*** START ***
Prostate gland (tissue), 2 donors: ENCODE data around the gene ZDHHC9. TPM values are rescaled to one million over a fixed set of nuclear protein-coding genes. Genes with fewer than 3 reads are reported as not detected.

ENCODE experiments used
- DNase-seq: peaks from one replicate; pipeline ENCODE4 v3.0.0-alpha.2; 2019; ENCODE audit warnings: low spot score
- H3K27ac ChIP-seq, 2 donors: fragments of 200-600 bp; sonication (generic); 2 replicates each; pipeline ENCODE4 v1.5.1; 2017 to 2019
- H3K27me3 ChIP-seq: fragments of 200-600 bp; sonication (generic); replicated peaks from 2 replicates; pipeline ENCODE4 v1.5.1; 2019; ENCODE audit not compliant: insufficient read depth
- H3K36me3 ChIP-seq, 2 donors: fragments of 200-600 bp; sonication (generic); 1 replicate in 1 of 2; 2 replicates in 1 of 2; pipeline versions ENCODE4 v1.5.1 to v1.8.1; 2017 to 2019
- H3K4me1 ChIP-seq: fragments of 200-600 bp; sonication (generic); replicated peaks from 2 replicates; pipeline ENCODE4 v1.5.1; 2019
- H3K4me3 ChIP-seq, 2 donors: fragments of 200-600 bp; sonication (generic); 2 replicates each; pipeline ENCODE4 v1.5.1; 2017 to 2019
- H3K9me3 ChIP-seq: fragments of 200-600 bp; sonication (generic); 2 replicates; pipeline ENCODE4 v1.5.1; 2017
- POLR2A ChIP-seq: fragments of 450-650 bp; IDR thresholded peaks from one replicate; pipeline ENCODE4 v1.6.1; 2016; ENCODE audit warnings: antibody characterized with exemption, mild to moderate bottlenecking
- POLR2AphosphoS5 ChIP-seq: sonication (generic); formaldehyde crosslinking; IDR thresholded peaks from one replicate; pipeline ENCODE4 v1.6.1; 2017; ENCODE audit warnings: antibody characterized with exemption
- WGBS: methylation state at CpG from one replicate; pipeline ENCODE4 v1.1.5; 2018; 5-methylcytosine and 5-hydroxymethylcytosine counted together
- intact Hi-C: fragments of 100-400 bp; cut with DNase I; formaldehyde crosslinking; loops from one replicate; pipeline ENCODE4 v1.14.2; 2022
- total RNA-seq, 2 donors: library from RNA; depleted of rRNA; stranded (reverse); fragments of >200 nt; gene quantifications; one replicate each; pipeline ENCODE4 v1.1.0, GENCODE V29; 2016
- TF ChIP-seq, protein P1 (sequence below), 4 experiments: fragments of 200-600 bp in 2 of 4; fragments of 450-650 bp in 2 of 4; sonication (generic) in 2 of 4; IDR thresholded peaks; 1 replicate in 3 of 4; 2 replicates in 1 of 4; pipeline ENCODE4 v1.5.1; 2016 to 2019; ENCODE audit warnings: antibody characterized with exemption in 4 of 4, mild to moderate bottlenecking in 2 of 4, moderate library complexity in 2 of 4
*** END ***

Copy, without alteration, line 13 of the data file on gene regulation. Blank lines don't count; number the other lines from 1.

- intact Hi-C: fragments of 100-400 bp; cut with DNase I; formaldehyde crosslinking; loops from one replicate; pipeline ENCODE4 v1.14.2; 2022